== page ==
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California and the West

Governor Renews Criticism of Regulators

Power: Davis implies that federal commission is too ideological. Its approval is needed if California is to purchase the electricity-transmission grid.

February 28, 2001|DAN MORAIN and NANCY VOGEL | TIMES STAFF WRITERS

WASHINGTON — Gov. Gray Davis, trying to win support for California's plan to buy a huge stretch of the state's electrical transmission system, took a swipe Tuesday at the federal commission that must bless such a deal.

Davis noted that President Bush has an opportunity to fill two vacancies on the five-member Federal Energy Regulatory Commission and will determine its chairman.

"It is my hope," Davis said, "that whoever the president chooses is a practical businessman or woman who lives in the real world and understands that when you inherit a mess, your job is to fix it, right the ship and move forward--as opposed to being a rigid adherent to ideology."

Earlier this year, Bush appointed Curt Hebert Jr., a strong free-market proponent who has served on the commission since 1999, as chairman. But he can change that appointment.

Hebert, a 38-year-old attorney and former Mississippi lawmaker, has said Davis' plan to have California buy 32,000 miles of high-tension power lines from the state's ailing utilities would amount to "nationalization" and might not be in the public interest.

The commission has been a strong advocate of electricity deregulation and, in addition to the dispute over purchase of the power grid, Davis has criticized its members for refusing to impose limits on soaring wholesale power prices, which bled California utilities of billions of dollars in the last nine months.

"We have practical problems we have to solve," he said, citing the billions of dollars the utilities owe power generators and banks. "My hope is that [Bush] places people on the FERC who understand real-world considerations."

Hebert could not be reached for comment Tuesday. The commission's two other members, William L. Massey and Linda K. Breathitt, Democrats appointed by former President Bill Clinton, were also unavailable. There are two vacancies on the panel.

Davis spoke after conferring for 30 minutes with U.S. Energy Secretary Spencer Abraham about the state's proposal to help the financially ailing utilities by purchasing the power grid. He presented Abraham with a nine-page memo detailing the plan and said the energy secretary would probably give him his views on the plan by the end of the week.

Last week, the governor struck a tentative deal with Southern California Edison to buy its portion of the grid for $2.76 billion, more than twice the book value. He is working on similar deals with Pacific Gas & Electric and San Diego Gas & Electric. Utilities could use money from the sale to restructure their multibillion-dollar debt.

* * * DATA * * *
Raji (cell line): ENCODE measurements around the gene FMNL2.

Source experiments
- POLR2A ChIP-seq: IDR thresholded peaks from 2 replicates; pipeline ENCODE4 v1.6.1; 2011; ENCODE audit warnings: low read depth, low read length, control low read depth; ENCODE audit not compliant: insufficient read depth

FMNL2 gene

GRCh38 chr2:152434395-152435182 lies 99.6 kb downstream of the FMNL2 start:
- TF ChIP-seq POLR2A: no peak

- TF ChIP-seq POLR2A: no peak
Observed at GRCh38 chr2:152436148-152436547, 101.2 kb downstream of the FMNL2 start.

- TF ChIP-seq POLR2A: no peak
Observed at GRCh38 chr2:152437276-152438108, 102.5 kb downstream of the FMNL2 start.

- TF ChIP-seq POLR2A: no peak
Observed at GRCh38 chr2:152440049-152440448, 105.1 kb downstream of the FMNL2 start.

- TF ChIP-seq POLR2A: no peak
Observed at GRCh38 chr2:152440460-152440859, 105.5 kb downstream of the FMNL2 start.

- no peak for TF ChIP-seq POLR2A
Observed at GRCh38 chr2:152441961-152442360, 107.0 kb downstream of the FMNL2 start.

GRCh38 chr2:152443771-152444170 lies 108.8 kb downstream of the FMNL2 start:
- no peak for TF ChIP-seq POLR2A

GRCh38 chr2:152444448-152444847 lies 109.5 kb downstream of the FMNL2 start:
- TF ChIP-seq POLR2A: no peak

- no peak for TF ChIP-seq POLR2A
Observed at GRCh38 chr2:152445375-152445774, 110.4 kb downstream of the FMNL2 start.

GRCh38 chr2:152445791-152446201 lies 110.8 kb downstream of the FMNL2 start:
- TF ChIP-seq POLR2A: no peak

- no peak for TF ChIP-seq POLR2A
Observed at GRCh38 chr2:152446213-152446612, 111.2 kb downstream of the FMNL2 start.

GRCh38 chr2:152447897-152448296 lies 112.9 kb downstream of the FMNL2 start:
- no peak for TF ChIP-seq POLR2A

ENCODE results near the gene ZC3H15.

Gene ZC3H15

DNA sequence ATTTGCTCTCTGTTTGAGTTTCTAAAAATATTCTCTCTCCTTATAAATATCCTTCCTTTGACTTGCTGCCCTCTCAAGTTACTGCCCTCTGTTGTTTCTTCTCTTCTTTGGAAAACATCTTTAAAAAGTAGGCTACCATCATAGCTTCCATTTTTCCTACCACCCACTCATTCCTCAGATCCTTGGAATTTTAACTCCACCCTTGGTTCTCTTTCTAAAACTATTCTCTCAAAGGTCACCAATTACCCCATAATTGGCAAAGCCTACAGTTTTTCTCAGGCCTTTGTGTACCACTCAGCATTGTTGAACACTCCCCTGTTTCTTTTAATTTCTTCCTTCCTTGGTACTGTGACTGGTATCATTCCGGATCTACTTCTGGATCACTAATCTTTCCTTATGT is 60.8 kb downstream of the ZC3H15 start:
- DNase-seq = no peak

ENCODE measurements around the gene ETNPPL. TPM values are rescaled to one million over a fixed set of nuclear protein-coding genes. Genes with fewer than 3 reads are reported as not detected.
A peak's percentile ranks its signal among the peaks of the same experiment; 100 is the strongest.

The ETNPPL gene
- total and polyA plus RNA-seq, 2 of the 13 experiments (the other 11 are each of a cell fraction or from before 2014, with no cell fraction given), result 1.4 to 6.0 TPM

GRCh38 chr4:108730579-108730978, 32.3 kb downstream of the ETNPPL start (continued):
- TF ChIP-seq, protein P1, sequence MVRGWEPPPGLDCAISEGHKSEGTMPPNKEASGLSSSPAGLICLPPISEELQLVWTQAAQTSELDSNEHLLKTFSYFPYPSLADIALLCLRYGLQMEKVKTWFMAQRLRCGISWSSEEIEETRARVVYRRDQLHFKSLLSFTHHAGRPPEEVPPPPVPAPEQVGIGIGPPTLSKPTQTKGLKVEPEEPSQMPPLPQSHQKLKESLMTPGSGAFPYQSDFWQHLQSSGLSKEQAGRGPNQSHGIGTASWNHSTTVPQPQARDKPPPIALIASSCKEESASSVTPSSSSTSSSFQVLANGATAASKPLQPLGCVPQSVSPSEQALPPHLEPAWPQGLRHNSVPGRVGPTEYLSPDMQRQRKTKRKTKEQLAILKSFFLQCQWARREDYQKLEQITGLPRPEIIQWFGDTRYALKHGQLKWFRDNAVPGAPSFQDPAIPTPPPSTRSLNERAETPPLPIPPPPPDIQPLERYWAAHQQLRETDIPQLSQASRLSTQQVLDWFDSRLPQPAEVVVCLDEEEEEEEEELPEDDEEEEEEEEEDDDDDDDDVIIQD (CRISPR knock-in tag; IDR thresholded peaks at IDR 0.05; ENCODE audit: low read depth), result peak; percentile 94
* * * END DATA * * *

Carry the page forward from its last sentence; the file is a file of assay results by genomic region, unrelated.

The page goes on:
Although Abraham has no direct authority over the energy commission, he presumably holds influence with Bush, and Davis came away from their conversation buoyed.

"If he would endorse the plan," Davis said, "that would be a leg up in getting FERC's approval. . . . I hope by the end of the week he will be able to endorse the proposal or at least endorse a modified proposal that is satisfactory to us.

"Believe me," Davis said, "I've been in enough meetings to know when someone is trying to be helpful and when someone is not. [Abraham] is trying to be helpful. He wants this problem solved, and . . . I believe he will support our proposal to get Southern California Edison back into the energy business."

Under federal law, the energy commission would have to approve California's purchase of the steel towers and aluminum wires of its three biggest private utilities. The commission could scuttle the purchase if it determined that state ownership would harm the public interest--a legal standard that gives the agency much discretion.

Walter Ferguson, Hebert's chief of staff, said Tuesday that Davis' plan would get close scrutiny.

"Sure, we have to be open-minded, but I'm skeptical as to how this helps," he said. "How does this solve the supply issue? How does this impact the region? Those two questions have got to be answered, because you don't want to make the problem worse."

California's proposal runs counter to the commission's 2-year-old push to have transmission grids operate on a wide regional scale without heed to political boundaries. In some parts of the Midwest and South, private companies have proposed operating transmission systems for profit--a trend endorsed by Hebert.

"I assume Hebert is going to be unenthusiastic, probably very unenthusiastic [about California's proposal]," said Richard Pierce, a George Washington University law professor who has observed the commission for decades.

"Nobody at FERC is going to be real happy about a state trying to take away from FERC jurisdiction over a large portion of a transmission grid," he said. "I can't imagine any commissioner will like that. So what we're talking about is the intensity of their dislike and whether it will be so great they'll say, 'No, we won't approve it.' "

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